Uncategorized

Relay workaround notes

Asked 
Active today
Viewed 47 times
0

I have connected a relay to BCM 14 and by setting its output to HIGH I can turn it on, making a 220V bulb to turn on.

I use for that the following python instructions:

GPIO.setmode(GPIO.BCM) 
GPIO.setup(14, GPIO.OUT)
GPIO.output(14, GPIO.HIGH)

However, if I power off the pi, the bulb remains powered on, and obviously I can’t control it anymore.

After restarting the pi, the gpio readall outputs:

+-----+-----+---------+------+---+---Pi 2---+---+------+---------+-----+-----+
| BCM | wPi |   Name  | Mode | V | Physical | V | Mode | Name    | wPi | BCM |
+-----+-----+---------+------+---+----++----+---+------+---------+-----+-----+
|     |     |    3.3v |      |   |  1 || 2  |   |      | 5v      |     |     |
|   2 |   8 |   SDA.1 | ALT0 | 1 |  3 || 4  |   |      | 5v      |     |     |
|   3 |   9 |   SCL.1 | ALT0 | 1 |  5 || 6  |   |      | 0v      |     |     |
|   4 |   7 | GPIO. 7 |   IN | 1 |  7 || 8  | 1 | ALT0 | TxD     | 15  | 14  | <<<< Bulb Relay
|     |     |      0v |      |   |  9 || 10 | 0 | ALT0 | RxD     | 16  | 15  |
|  17 |   0 | GPIO. 0 |   IN | 0 | 11 || 12 | 0 | IN   | GPIO. 1 | 1   | 18  |
|  27 |   2 | GPIO. 2 |   IN | 0 | 13 || 14 |   |      | 0v      |     |     |
|  22 |   3 | GPIO. 3 |   IN | 0 | 15 || 16 | 0 | IN   | GPIO. 4 | 4   | 23  |
|     |     |    3.3v |      |   | 17 || 18 | 0 | IN   | GPIO. 5 | 5   | 24  |
|  10 |  12 |    MOSI | ALT0 | 0 | 19 || 20 |   |      | 0v      |     |     |
|   9 |  13 |    MISO | ALT0 | 0 | 21 || 22 | 0 | IN   | GPIO. 6 | 6   | 25  |
|  11 |  14 |    SCLK | ALT0 | 0 | 23 || 24 | 1 | OUT  | CE0     | 10  | 8   |
|     |     |      0v |      |   | 25 || 26 | 1 | OUT  | CE1     | 11  | 7   |
|   0 |  30 |   SDA.0 |   IN | 1 | 27 || 28 | 1 | IN   | SCL.0   | 31  | 1   |
|   5 |  21 | GPIO.21 |   IN | 1 | 29 || 30 |   |      | 0v      |     |     |
|   6 |  22 | GPIO.22 |   IN | 1 | 31 || 32 | 0 | IN   | GPIO.26 | 26  | 12  |
|  13 |  23 | GPIO.23 |   IN | 0 | 33 || 34 |   |      | 0v      |     |     |
|  19 |  24 | GPIO.24 |   IN | 0 | 35 || 36 | 0 | IN   | GPIO.27 | 27  | 16  |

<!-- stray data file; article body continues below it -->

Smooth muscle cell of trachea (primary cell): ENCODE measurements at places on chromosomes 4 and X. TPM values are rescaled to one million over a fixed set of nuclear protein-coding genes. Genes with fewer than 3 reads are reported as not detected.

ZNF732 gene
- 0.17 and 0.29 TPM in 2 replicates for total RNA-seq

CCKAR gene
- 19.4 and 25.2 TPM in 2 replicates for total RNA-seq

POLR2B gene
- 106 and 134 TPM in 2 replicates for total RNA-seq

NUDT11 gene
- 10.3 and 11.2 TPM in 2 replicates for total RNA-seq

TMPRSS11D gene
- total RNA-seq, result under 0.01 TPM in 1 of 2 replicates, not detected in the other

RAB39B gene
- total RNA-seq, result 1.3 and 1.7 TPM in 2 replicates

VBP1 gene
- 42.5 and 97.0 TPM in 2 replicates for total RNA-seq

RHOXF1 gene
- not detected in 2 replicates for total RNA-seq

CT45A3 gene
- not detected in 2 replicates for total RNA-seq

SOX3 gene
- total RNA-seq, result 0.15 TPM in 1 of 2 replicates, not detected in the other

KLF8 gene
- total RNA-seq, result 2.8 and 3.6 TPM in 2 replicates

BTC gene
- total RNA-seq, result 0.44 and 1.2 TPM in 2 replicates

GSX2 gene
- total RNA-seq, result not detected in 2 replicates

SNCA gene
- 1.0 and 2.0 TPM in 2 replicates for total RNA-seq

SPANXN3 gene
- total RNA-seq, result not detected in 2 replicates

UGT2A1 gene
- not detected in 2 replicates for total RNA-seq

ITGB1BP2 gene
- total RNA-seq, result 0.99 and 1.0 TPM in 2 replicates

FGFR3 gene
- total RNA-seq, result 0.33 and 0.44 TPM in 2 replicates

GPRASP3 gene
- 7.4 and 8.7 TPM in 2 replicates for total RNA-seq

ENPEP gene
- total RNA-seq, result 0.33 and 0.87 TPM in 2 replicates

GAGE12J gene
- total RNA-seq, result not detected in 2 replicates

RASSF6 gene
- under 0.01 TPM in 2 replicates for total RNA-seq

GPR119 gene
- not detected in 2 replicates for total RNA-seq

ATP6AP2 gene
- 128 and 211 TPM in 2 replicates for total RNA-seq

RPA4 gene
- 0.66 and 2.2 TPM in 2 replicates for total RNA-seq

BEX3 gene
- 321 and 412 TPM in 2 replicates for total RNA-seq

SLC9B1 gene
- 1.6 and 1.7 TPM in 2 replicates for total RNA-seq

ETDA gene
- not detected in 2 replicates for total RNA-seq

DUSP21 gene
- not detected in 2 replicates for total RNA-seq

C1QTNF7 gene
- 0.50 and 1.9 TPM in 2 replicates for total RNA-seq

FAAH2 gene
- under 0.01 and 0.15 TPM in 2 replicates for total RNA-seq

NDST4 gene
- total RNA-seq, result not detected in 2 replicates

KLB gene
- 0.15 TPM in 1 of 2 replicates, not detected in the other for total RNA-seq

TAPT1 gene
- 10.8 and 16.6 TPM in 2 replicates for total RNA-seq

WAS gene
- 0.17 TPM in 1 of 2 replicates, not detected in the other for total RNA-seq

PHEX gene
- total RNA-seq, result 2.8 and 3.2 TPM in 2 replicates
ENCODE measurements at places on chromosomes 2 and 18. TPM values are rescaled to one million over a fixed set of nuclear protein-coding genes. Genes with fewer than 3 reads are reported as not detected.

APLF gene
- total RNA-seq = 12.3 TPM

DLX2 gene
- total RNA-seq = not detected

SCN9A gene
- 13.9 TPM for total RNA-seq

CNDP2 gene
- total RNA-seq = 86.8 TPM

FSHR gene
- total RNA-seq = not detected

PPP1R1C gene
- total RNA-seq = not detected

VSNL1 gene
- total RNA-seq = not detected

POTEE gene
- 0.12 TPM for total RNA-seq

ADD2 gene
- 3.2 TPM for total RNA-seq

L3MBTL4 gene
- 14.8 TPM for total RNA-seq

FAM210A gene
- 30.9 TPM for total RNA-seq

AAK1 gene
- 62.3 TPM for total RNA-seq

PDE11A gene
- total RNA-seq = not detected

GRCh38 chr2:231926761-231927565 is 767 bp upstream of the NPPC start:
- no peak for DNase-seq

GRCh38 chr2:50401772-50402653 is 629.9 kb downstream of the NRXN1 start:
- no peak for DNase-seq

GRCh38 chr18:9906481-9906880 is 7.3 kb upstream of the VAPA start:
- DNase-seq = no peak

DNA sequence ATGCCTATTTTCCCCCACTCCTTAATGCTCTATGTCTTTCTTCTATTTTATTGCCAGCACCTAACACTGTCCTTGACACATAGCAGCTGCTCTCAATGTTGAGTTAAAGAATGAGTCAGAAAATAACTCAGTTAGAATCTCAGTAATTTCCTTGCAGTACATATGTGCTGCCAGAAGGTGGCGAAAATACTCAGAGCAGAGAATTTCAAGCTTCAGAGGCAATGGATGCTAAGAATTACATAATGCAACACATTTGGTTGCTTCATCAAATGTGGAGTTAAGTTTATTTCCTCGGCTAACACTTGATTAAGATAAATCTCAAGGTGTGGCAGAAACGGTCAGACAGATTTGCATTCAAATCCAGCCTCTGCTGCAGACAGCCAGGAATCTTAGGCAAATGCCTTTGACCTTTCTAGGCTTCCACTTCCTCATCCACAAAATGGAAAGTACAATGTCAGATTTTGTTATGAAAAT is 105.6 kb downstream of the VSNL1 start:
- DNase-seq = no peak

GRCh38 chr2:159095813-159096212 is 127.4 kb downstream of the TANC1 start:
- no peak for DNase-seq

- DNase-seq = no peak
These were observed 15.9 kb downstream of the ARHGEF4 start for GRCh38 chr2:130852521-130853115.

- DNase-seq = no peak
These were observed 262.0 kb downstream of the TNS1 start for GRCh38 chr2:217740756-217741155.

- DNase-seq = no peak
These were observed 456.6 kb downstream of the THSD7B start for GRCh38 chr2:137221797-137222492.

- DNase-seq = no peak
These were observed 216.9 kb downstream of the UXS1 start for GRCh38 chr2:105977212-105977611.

|  26 |  25 | GPIO.25 |   IN | 0 | 37 || 38 | 0 | IN   | GPIO.28 | 28  | 20  |
|     |     |      0v |      |   | 39 || 40 | 0 | IN   | GPIO.29 | 29  | 21  |
+-----+-----+---------+------+---+----++----+---+------+---------+-----+-----+
| BCM | wPi |   Name  | Mode | V | Physical | V | Mode | Name    | wPi | BCM |
+-----+-----+---------+------+---+---Pi 2---+---+------+---------+-----+-----+

So, even after the pi turns back on, the bulb remains turned on anyways until my script runs and when GPIO.setup(14, GPIO.OUT) is executed, the bulb turns off.

I would like to turn off the bulb if the pi goes down (it shuts down/disconnects from the internet – but that is another case I will treat in my script etc).

Should I use other pins for relays? Should I inverse the relay usage (LOW for ON and HIGH for OFF)?

I cannot figure this out and it is a little bit because sometimes the pi disconnects and I have to manually stop the electricity of the bulb.


By using BCM 8 (OUT, 1 by default, after restart), and using LOW output to turn on the relay, the bulb is turned off after restart, but obviously the issue is that as long the pi is completely disconnected from electricity, the relay close the circuit of the bulb.

In short I have the following cases/problems:

BCM USED   DEFAULT STATE  RELAY ON   PROBLEM
14         ALT0 1         HIGH       Bulb remains turned on after restart,
                                     until I set the STATE to OUT 0
8          OUT 1          LOW        Bulb turns on when pi is disconnected

Expected scenario: always turn off the bulb when the pi disconnects, turn on the bulb only from the script

share  edit  follow  close  flag
  • Hi @Ionică Bizău, your problem is interesting. There are a couple of possibilities, most likely one is explained below: (1) The wiring is simply wrong. The relay module has two parts (a) the control part which inputs a control signal from a Rpi GPIO pin. (b) The relay switch part which is the little blue thing with a switch inside which switches on off current. This current switch has three terminals (i) COM (Common), (ii) NO (Normally Open, not connected to COM), (iii) NC (Normally Closed, connected to COM). / to continue, … – tlfong01 22 hours ago